Commercials for foods that don’t meet a strict set of nutritional guidelines will be banned by The Walt Disney Co. on its child-focused television networks, radio stations and websites, The New York Times reports.
Disney planned to make the announcement today at a Washington news conference with first lady Michelle Obama, the piece notes.
The new restrictions mean that commercials for current Disney advertisers including Capri Sun and Kraft Lunchables will be banned from the company’s kid-targeted networks, the story adds.
Disney said the decision follows recommendations proposed last year by federal regulators and is a response to concerns over the entertainment industry’s role in childhood obesity. "[C]ompanies in a position to help with solutions to childhood obesity should do just that,” said Robert Iger, chairman of Disney.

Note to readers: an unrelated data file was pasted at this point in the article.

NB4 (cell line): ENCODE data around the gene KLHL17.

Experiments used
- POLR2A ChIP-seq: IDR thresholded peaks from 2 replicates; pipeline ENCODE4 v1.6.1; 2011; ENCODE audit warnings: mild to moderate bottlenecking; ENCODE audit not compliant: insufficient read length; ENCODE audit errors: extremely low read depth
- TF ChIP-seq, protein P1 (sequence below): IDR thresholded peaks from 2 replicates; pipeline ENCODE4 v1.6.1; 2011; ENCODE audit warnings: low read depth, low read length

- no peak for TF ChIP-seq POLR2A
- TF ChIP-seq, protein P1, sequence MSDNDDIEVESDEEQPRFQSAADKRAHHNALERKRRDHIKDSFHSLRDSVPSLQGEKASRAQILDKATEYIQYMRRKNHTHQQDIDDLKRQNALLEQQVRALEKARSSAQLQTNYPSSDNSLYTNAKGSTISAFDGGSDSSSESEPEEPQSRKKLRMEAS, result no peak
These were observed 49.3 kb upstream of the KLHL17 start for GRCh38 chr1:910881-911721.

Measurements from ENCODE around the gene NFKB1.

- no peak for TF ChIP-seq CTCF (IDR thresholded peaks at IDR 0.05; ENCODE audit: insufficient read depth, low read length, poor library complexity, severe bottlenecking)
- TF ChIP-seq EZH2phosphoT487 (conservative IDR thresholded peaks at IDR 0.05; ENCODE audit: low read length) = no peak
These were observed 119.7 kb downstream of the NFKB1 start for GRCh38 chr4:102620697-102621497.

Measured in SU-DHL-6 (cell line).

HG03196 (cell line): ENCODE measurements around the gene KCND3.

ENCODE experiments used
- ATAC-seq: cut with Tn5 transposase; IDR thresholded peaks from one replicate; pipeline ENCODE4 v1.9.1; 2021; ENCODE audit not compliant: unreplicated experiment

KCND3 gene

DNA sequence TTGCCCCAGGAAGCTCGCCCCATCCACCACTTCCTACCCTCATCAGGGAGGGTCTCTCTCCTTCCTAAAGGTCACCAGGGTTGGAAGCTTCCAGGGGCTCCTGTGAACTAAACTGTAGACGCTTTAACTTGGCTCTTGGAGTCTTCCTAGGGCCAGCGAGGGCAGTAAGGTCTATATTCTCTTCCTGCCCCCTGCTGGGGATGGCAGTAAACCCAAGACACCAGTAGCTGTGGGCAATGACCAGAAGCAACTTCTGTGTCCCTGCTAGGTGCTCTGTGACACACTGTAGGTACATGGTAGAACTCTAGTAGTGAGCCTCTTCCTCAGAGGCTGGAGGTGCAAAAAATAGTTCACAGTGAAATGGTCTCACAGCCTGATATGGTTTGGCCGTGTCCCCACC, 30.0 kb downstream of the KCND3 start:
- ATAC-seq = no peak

He added, "This is not altruistic. This is about smart business.” Disney declined to specify how much ad revenue it might lose with the ad restrictions.
Disney will be able to promote its brand as one that parents and children can trust, the story points out. Executives at Disney also believe there is demand from consumers for more nutritious food.
The plan will extend to Disney’s theme parks as well, with Disney reducing the amount of sodium by one-quarter in the children’s meals served each year at its parks.